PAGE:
Prosecution for non-compliance of Regulation 18 Notice
This case study concerns a supply to a salad growing nursery in the south east of England. This is one of a number of such nurseries, which formed the basis of previous case studies in the Chief Inspector’s reports of 2015 and 2016, which detailed the wider issues and associated disputes between the parties concerned. As this case study illustrates, remedial work to mitigate the risks at these supplies remains ongoing and can be very protracted, although some are now on a public supply with consumers now enjoying wholesome water.
In this particular case the supply was deemed a potential danger to human health in September 2017 by virtue of the risk assessment and the repeat detection of faecal indicators. The risk assessment highlighted a number of very high-risk hazards including lack of segregation of irrigation water and domestic water as well as those related to poor asset quality. Resident migrant workers were subsequently compelled to boil the water before consumption to protect their health until further Notice. Two months later, in November, the council then served a Regulation 18 Notice on two relevant persons giving them four months to comply. The Notice set out two options; the owner must either provide a wholesome mains supply, or improve the existing private supply by completing a list of specified actions. The owner subsequently confirmed that, on exploring both options, the situation was that a mains connection was too expensive, so his preferred option was to improve the existing supply. This was accepted by the local authority who amended and extended the Notice by two months to accommodate these agreed changes. Improvement works on site commenced in May 2018, but progress by the contractor to complete the work was slow resulting in the nursery owners requesting a further extension to complete the work. This was not granted as six months had already been agreed in total. The deadline for completion of work as specified in the Notice was eventually exceeded and the council duly initiated proceedings to prosecute the relevant persons for non-compliance with the Notice and failing to provide a wholesome supply within a reasonable timescale. A court date was set and a summons was issued for the Magistrates’ Court for September 2018.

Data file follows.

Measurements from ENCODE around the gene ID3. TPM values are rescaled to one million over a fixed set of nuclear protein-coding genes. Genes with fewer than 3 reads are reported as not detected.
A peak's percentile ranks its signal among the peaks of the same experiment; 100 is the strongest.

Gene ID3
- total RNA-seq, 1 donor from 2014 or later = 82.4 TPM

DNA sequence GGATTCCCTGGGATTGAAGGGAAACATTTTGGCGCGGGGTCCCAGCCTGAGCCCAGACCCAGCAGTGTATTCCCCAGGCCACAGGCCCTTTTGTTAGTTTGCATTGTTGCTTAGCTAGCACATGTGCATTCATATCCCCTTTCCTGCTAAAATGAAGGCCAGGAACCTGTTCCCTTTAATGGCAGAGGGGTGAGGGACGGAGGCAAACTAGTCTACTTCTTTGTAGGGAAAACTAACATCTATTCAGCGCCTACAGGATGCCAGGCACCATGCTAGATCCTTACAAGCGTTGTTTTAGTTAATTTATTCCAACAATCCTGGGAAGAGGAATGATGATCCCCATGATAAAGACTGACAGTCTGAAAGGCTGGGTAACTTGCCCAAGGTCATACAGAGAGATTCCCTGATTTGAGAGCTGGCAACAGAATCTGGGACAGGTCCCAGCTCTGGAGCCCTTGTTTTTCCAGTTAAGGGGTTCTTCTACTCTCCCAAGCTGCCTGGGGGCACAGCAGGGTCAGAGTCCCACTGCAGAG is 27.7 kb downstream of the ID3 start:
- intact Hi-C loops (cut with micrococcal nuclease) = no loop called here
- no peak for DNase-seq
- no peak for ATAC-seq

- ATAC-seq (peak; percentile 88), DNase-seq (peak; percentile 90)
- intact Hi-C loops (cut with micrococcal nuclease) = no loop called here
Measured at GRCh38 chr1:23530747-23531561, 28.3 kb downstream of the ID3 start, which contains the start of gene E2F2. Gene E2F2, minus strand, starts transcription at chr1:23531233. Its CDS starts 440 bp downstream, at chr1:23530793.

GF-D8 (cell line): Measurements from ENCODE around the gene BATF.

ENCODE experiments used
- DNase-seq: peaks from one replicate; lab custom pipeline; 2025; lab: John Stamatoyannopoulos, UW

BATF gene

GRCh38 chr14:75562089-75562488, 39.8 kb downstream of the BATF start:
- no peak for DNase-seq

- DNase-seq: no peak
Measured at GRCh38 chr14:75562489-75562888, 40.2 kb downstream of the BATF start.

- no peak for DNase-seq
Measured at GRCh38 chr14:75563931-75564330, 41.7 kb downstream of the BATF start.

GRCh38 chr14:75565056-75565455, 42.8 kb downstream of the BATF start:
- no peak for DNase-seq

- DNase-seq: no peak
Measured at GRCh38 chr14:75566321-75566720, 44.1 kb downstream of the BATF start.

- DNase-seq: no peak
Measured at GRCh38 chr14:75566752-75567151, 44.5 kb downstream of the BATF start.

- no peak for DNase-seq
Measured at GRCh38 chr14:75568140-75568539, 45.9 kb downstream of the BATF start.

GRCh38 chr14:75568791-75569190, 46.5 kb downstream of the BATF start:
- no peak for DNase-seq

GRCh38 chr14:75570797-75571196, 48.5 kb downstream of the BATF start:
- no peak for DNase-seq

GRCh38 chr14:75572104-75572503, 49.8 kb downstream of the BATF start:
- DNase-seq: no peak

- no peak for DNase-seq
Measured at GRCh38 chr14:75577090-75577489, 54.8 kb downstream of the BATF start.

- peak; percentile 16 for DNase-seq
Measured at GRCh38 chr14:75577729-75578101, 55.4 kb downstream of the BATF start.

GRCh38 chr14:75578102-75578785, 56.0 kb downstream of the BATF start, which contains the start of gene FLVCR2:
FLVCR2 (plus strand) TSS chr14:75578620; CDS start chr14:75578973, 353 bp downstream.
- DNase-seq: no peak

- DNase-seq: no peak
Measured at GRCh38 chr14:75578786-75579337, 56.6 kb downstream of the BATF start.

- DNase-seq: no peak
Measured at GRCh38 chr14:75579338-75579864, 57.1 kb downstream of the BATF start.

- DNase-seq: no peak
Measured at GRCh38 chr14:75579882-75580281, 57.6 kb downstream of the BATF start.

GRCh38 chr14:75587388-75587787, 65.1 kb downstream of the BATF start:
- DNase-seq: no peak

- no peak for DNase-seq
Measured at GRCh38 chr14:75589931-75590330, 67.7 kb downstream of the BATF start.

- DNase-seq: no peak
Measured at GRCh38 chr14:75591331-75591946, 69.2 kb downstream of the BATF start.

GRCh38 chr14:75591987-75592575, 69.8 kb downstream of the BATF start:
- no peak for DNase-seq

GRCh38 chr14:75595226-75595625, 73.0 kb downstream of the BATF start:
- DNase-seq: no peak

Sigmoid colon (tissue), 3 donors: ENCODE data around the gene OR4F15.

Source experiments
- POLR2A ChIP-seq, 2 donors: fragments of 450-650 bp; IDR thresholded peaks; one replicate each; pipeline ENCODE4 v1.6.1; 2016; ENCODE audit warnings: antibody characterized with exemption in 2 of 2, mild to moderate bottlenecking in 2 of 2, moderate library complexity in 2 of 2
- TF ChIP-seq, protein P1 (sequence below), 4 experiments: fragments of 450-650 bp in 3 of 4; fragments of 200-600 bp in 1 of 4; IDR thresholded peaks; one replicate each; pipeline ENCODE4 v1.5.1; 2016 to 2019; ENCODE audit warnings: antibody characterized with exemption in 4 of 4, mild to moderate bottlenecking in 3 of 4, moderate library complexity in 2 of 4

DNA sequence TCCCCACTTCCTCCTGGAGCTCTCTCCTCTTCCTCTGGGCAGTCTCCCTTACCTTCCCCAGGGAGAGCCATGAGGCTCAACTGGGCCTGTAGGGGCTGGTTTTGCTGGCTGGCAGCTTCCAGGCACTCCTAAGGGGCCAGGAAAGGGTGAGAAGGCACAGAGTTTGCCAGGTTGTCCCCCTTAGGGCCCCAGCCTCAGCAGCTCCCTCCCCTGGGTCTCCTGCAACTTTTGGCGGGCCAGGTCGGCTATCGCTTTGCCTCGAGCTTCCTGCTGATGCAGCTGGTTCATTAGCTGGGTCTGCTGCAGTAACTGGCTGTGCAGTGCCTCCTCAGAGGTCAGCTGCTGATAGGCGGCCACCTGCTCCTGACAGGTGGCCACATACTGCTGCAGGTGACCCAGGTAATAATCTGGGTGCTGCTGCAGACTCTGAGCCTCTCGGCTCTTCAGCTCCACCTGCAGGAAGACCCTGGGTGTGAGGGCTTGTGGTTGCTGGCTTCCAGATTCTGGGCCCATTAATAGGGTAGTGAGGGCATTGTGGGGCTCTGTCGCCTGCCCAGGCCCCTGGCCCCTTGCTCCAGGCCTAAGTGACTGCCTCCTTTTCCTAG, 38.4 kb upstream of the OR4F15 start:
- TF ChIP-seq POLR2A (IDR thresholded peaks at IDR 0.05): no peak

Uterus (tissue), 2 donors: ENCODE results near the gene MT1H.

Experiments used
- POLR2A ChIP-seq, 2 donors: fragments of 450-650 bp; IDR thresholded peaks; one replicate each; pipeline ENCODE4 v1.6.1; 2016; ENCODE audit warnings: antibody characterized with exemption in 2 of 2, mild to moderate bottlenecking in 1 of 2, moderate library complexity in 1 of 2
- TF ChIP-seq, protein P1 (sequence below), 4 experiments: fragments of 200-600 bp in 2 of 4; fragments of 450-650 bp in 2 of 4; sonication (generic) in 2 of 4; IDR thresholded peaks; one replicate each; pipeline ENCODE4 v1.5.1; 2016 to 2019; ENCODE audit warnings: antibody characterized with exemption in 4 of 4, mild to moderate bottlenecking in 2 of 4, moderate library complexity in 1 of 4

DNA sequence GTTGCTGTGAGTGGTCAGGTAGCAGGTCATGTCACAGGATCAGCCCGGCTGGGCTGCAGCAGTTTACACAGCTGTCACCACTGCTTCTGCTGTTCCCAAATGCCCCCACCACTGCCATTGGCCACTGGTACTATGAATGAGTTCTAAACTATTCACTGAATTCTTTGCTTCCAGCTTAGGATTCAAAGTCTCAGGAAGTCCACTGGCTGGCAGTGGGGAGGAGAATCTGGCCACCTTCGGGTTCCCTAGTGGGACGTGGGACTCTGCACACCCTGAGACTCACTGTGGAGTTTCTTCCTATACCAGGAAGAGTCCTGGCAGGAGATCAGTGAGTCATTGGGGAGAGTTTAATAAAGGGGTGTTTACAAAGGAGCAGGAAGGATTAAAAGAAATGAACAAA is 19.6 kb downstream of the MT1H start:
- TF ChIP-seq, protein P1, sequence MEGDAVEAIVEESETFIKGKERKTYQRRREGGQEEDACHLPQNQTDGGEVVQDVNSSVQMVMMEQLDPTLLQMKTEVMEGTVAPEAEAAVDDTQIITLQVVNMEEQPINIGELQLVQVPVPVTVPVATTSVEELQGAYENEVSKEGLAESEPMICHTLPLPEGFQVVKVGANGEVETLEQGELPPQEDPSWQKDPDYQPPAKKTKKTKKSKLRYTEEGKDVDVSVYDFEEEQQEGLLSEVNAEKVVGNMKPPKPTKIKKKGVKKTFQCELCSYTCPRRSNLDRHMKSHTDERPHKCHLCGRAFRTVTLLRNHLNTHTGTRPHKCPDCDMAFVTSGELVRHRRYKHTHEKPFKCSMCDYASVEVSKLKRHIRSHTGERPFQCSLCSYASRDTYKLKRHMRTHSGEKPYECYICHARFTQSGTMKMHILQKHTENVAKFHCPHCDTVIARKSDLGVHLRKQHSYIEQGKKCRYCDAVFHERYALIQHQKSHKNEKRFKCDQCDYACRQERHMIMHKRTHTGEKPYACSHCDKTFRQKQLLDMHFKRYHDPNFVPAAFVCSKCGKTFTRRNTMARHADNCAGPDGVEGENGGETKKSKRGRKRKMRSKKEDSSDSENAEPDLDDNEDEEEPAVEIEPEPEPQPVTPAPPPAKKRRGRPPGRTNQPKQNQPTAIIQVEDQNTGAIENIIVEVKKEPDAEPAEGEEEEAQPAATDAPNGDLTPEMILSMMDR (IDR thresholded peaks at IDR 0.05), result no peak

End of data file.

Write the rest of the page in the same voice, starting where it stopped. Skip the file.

In mid-July 2018 an email was received by the council which confirmed that new treatment facilities (UV, filters and a pressure vessel) were in place. These treatment options were not part of the agreed solutions specified by the council in the Notices, and no post treatment sample results were provided by the contractor to the council to verify the efficacy of the treatment stages. This further raised the council’s concerns about the adequacy of the work being undertaken.
Figure 18: Distribution pipework before major corrective work
The council instructed that further work on site ceased until they had undertaken their own site inspection to satisfy themselves that the remedial works were appropriate and progressing in accordance with the terms of the Notice. This inspection, which was carried out at the start of August, revealed a series of inadequacies related to the suitability of the above-ground pipework, the depth of the below-ground pipework, the protection of the borehole against ingress and the UV alarm mechanism. The contractor had inserted a pump to draw water from the brick lined well which the council had specified needed to be made water tight. The area had many other horticultural nurseries and private sewage systems within a small geographic area, which may in part have caused the original bacterial contamination.
Figure 19: Water storage facilities prior to improvements